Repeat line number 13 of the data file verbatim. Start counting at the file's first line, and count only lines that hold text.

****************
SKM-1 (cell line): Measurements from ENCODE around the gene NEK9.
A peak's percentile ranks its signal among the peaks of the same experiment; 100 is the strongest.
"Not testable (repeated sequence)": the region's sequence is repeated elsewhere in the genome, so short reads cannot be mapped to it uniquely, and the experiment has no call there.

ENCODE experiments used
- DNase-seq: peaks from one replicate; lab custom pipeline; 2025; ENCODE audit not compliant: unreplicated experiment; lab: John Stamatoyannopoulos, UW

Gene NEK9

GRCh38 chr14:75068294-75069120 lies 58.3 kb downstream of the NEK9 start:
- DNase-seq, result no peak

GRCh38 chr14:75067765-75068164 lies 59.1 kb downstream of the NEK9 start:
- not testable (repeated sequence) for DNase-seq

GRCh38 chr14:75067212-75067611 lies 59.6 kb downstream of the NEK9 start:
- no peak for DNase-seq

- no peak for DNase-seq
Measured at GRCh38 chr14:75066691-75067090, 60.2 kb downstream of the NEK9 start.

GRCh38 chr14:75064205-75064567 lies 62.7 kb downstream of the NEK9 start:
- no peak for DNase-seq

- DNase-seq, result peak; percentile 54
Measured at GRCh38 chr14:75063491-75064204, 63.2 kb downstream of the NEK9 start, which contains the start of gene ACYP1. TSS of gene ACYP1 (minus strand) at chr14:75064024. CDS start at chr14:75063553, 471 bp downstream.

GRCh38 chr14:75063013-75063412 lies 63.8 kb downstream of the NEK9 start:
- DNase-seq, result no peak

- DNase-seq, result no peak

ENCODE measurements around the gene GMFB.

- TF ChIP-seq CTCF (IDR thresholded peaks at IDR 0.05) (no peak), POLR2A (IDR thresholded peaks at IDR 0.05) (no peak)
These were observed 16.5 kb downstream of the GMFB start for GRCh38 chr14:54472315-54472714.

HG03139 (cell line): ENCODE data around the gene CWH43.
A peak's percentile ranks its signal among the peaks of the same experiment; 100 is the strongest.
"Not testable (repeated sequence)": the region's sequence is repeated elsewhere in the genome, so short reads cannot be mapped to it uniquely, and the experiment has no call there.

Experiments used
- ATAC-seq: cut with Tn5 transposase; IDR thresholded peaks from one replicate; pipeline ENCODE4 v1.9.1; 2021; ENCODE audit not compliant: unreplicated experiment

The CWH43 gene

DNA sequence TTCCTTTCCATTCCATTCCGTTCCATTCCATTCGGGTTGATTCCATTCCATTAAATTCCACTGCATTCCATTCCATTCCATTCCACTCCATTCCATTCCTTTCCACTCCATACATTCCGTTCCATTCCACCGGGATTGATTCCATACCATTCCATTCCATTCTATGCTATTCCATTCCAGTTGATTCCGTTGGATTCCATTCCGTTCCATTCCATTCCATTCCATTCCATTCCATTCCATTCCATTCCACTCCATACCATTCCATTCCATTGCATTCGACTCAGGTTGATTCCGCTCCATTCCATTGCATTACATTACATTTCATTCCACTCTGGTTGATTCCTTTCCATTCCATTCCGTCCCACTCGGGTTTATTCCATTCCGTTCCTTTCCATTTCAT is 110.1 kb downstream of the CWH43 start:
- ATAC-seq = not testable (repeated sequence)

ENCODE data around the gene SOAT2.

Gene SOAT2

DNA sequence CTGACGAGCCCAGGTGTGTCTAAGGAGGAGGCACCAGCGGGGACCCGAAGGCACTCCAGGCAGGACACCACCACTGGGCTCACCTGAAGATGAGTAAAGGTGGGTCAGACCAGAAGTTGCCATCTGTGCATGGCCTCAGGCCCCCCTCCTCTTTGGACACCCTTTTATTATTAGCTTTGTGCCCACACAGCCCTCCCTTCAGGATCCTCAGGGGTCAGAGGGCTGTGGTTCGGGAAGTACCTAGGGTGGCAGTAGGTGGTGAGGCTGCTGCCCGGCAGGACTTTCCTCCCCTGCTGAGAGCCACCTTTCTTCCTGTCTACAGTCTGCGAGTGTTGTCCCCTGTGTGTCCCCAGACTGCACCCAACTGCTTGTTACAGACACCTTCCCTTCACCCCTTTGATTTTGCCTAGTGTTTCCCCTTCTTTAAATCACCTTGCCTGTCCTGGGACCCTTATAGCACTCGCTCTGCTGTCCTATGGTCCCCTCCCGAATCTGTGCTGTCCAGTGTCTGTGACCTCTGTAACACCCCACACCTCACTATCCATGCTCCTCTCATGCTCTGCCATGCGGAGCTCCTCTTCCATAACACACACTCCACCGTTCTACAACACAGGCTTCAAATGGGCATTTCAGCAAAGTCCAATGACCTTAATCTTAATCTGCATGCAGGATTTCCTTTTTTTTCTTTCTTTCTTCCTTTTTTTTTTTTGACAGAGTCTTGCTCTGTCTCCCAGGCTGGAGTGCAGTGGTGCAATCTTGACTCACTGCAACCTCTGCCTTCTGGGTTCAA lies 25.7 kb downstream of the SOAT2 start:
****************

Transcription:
- no peak for DNase-seq